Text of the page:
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gpt party 2.0. the future of people with AI

The GPT Party 2.0, the most extensive Russian-speaking networking event dedicated to artificial intelligence, took place in Silicon Valley on October 7-8. More than 300 people gathered at Plug and Play to meet with leading experts, entrepreneurs, and investors to discuss the latest trends in artificial intelligence and gain practical knowledge.

In panel discussions focused on the future of humanity with the advent of artificial intelligence, we explored how AI will change people’s lives, the existing existential risks, and what the possible future holds.

The panel discussions featured speakers like Nikolai Oreshkin, Andrew Gree, Alex Krol, Nick Spirin, Daniel Kravtsov, David Yang, and Alexander Soroka.

Alex Krol commented, “Currently, those who write and think about AI are divided into two categories: pessimists, who believe a dystopia is imminent, and optimists, who think a dystopia will happen but later and not for everyone. The way we fill our 24 hours defines our civilization. Most of the active population spends a significant part of their lives at work, not with family. The main threat from AI is that it will eventually take away many people’s work, which is not only a livelihood but also a sense of purpose for most. This will lead to significant social structural changes. If a large number of people suddenly lose their sense of purpose, numerous situations and problems will arise. Briefly, that’s my view.”

Nikolai Oreshkin stated, “I see three trajectories for humanity’s development. The first is pessimistic, as Alex mentioned, a collapse where everything ultimately ends. The second is a plateau, where at some point we reach a certain knowledge and continue to exist with a different set of parameters. The third, optimistic one, is transcendence, where we start to become the best version of ourselves. AI technologies will give us a push in a way we can’t even imagine now. These are the three main directions we’re heading, and I sincerely hope for the optimistic one.”

Andrew Gree added, “I want to present an optimist’s viewpoint, as I’m actively working in this direction. I believe we’ll reach transcendence in less than 10 years. Society is already one foot into post-singularity, and transformations will begin in the next 2-3 years. LLM and ChatGPT, in particular, are human models; if we bring them together into a community, we can conduct experiments that were previously impossible on human society. This will be a huge push for understanding what it means to be human and humanity based on these models. We’ll draw conclusions as a society much faster about who we should become in post-singularity.”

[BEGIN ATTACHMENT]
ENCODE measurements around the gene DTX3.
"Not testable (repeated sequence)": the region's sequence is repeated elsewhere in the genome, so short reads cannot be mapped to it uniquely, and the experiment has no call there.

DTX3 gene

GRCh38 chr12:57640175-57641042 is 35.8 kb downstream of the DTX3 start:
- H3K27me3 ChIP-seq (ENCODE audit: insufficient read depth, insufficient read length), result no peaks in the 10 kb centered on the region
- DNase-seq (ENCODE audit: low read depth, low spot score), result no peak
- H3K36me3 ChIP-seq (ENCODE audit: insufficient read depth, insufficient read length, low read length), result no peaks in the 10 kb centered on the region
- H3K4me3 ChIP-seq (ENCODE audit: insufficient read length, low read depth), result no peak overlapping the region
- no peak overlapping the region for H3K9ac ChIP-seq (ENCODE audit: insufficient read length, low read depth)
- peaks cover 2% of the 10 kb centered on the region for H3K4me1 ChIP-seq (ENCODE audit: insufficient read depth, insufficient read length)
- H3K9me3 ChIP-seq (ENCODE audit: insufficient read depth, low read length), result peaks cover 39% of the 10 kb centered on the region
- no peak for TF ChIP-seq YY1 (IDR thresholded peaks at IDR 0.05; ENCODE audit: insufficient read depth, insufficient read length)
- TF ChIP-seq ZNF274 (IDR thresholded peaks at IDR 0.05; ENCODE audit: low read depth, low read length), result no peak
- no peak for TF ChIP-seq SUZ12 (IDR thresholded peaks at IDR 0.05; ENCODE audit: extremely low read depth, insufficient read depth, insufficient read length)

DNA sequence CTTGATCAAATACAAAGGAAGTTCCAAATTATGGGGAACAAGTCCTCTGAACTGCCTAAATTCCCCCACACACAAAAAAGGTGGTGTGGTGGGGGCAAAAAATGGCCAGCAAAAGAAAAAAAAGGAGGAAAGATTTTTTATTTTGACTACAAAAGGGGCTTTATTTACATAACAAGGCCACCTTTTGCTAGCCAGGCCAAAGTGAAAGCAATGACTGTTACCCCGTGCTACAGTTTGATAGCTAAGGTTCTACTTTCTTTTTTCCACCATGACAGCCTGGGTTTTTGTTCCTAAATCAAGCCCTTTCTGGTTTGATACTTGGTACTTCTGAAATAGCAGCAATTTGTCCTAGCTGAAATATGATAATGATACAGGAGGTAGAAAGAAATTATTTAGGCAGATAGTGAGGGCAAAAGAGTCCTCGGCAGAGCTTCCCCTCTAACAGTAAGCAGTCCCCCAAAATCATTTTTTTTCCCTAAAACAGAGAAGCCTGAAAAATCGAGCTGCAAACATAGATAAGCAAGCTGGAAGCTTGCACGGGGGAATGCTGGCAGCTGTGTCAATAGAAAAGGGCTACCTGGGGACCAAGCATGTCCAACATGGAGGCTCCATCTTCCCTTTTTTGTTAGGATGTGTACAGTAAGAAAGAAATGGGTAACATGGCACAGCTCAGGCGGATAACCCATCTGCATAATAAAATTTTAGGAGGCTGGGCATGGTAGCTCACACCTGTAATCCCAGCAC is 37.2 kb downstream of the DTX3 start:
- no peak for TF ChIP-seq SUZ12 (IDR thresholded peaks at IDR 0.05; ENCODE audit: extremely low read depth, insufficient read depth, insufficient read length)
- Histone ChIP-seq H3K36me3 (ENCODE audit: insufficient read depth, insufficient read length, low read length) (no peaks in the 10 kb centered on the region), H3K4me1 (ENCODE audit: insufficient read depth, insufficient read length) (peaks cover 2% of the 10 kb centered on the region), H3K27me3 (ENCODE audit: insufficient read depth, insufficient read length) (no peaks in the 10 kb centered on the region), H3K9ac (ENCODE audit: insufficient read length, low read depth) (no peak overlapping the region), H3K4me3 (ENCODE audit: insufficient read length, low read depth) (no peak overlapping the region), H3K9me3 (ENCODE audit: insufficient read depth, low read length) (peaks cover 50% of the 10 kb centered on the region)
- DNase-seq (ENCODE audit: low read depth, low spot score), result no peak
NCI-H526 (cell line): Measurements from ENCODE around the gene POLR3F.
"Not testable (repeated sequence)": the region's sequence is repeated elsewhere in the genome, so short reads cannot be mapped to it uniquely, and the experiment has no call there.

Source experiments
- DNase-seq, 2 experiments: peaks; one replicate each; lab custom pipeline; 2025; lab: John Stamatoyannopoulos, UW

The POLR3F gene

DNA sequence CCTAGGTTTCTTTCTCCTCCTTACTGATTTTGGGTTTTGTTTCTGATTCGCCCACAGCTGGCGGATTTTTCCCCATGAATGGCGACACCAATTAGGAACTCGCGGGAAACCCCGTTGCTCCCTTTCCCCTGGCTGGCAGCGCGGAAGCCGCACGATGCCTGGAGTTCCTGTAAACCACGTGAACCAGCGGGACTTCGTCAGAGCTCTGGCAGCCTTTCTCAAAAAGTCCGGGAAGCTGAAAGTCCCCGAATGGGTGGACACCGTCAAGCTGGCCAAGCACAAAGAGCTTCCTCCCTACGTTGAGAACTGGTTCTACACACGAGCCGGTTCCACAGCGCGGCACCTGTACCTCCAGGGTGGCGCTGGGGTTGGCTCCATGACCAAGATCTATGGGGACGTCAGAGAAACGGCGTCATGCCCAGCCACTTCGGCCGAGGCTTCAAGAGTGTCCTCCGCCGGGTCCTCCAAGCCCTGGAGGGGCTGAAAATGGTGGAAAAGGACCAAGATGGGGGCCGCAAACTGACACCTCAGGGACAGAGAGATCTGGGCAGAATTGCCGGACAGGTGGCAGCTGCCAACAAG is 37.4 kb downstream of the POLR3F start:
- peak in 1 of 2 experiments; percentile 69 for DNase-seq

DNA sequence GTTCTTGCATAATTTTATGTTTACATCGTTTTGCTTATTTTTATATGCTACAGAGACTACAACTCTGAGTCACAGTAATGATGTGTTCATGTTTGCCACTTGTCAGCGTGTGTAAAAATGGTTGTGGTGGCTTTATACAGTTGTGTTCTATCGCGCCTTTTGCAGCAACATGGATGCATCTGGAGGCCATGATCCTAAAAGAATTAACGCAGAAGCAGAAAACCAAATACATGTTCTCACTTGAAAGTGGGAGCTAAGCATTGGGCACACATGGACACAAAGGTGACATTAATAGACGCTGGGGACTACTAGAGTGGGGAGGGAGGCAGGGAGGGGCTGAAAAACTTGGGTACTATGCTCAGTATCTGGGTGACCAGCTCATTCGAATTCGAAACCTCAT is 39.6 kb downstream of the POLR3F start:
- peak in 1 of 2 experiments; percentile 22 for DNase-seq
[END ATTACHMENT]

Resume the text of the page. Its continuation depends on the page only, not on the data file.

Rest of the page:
Nikolai Spirin remarked, “Predicting the future is a thankless task. A year ago, ChatGPT didn’t exist, and we don’t know what will happen in 2-3 years; it’s a very long planning horizon. So I’ll try to look at it more pragmatically and say what I, as an expert in the field, can vouch for in the next 6-12 months. I believe in hybrid intelligence. It’s a system that combines human and artificial intelligence to symbiotically solve a specific business process. Yes, most tasks can be automated with AI, but there will always be a subset of cases that AI cannot handle. In business, there are always complex cases with a very high, critical component that you can’t trust to AI. But with hybrid intelligence, you can achieve the quality required by business.”

Daniil Kravtsov concluded, “I’ll approach the question differently and not talk about what our future will objectively be, but how an individual should relate to these changes. Most people have always believed in apocalyptic myths: judgment day, nuclear war, etc. Most people are conservatives; everything new is dangerous and scary for them. This is normal, and such people maintain stability in society. If suddenly everyone starts innovating, society will collapse. But some people are not afraid and experiment. Choosing one’s position here is a subjective matter. Personally, I’ve decided not to worry about these existential risks and believe that everything will be fine and prepare for the best.”

David Yan stated, “AI and solutions related to LLM (Large Language Models) will definitely be able to replace humans in junior positions. Currently, there are about 1 billion people in the world who are considered knowledge workers. In our International Association of Digital Employees, there are about 300 million digital workers. We believe that these 300 million jobs won’t be replaced but will be added to the 1 billion. So, in a few years, the 1 billion human knowledge workers will be joined by an additional 300 million nonhuman workers.

Our association’s position, and my personal view, is that senior positions will remain with humans. Then the question arises: how can people reach senior positions without experience in junior roles? We see it this way: people will initially aim for senior positions, but they will have a period of internship together with nonhuman workers, teaching each other, and then humans will start assigning tasks to digital employees.”

Alexander Soroka added, “Speaking of existential risks, I’d like to note that, as of today, artificial intelligence does not possess its own consciousness. Currently, it’s just a tool, but people always fear new technologies because they can bring both progress and destruction. The threat lies in whose hands this tool falls into. The main danger is that these tools can influence mass consciousness. Having such a button in the future, which can answer all of a person’s questions, could allow for the control of an entire society.”

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